Written by Michael Leach, Swinburne University of Technology. This article originally appeared in Inside Story. Read the full article.
Generational change in Timor-Leste
Analysis for Inside Story by Michael Leach, Swinburne University of Technology
Former resistance leader Xanana Gusmao, who has been prime minister of Timor-Leste since 2007, has once again surprised political pundits, this time by anointing Rui Araújo, a high-profile member of the opposition party FRETILIN, as his successor. Sworn in on Monday alongside the new PM are three new ministers from FRETILIN, who will join a smaller, revamped ministry dominated by Gusmao’s own CNRT party. Though Gusmao’s retirement has been on the cards since 2013, and a government of national unity has been mooted for many years, the outcome is still remarkable. Relations between the two major parties were openly bitter as recently as 2012.
Gusmao himself was sworn in yesterday as the new planning and investment minister, a move designed to provide stability as the new government takes it first steps. Given his enormous stature in East Timorese politics, his departure from centre stage – negotiated over recent months with the FRETILIN leadership and within his own party – was always going to be a watch point for political stability. This extraordinary remaking of the government, elected in 2012, is clearly designed to smooth the transition from the 1975 generation of leaders that has dominated post-independence politics.
Despite coming from the opposition party, Rui Araújo’s relationship with Gusmao dates back to when he was a clandestine messenger within the student resistance in the early 1990s. After training as a doctor in Indonesia and working in Dili in the late 1990s, he undertook a master of public health in New Zealand, focusing on models for a new health system for Timor-Leste. He then served as health minister in the first post-independence government from 2001 to 2007, and was briefly deputy prime minister. A widely respected figure, Araújo was a political independent until he joined FRETILIN in 2010. Most recently, he was a senior adviser to health and finance ministries, and is regarded as a highly competent and incorruptible administrator. These aspects of his public reputation were evidently critical to Gusmao’s choice.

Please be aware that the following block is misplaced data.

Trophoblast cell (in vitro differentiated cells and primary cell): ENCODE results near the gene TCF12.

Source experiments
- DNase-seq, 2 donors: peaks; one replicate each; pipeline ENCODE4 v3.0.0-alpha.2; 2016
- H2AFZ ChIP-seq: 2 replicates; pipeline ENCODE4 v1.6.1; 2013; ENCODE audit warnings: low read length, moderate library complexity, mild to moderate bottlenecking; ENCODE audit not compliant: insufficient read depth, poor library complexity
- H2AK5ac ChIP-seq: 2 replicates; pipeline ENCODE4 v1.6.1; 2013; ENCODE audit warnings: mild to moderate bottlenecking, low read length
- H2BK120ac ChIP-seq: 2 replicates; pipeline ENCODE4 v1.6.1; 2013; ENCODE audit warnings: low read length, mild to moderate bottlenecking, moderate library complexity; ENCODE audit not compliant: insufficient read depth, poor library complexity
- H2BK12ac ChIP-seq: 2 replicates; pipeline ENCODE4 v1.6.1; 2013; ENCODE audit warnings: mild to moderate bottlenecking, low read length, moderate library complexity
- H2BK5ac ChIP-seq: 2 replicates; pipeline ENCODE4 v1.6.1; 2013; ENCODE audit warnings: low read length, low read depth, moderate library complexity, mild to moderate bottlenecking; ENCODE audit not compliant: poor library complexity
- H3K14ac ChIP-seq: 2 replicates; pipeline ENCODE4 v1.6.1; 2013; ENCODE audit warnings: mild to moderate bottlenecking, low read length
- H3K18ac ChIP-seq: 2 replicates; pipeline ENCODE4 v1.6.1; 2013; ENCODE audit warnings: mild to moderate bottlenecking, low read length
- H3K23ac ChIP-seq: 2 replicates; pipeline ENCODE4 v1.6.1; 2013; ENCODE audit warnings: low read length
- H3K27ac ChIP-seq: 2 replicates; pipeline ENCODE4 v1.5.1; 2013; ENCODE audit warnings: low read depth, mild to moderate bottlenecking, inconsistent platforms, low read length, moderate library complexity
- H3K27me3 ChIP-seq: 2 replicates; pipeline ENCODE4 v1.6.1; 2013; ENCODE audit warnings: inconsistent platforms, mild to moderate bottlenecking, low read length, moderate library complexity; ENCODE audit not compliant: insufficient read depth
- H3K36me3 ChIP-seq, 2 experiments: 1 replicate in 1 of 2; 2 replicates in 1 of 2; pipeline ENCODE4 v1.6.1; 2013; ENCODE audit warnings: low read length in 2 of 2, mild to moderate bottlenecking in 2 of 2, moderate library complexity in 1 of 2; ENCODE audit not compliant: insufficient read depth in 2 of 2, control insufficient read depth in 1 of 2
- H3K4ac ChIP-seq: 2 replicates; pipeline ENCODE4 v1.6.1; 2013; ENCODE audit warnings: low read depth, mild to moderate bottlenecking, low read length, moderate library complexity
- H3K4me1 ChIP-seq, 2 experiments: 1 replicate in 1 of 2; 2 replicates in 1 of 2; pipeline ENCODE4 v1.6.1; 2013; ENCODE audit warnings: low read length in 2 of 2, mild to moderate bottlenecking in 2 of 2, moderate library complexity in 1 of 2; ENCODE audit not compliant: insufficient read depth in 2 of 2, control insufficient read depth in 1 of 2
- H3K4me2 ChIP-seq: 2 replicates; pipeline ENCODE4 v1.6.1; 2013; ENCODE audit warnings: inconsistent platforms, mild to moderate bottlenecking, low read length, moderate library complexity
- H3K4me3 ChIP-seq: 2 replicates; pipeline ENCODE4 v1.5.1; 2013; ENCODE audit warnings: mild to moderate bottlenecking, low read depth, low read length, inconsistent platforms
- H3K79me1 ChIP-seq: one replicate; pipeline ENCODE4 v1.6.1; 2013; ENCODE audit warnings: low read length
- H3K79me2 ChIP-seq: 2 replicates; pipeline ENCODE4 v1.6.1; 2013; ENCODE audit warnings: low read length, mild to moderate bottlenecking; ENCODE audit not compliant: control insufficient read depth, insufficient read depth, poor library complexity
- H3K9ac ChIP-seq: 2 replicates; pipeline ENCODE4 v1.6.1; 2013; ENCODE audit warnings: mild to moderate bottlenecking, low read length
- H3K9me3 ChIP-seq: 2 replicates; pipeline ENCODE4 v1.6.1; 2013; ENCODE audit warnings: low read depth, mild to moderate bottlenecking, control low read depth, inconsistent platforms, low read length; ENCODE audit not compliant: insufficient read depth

That Gusmao was able to persuade his own party to back this deal, given the known leadership ambitions of its other senior figures, is a testimony to the importance of his charismatic authority to its political fortunes. That they have come together in the national interest is a tribute to the party itself. In his swearing in speech on Monday, the new PM described the outcome as “a more pragmatic logic of serving the national interest… the coming together of wills, experience and skills will allow us to overcome the traditional political and democratic contest, so that we may meet the challenges faced by the country.” He also warmly acknowledged the 1975 generation of leaders – Gusmao, former PM Mari Alkatiri and José Ramos-Horta, along with current president Taur Matan Ruak – as “older brothers,” signalling this moment as one of generational change.
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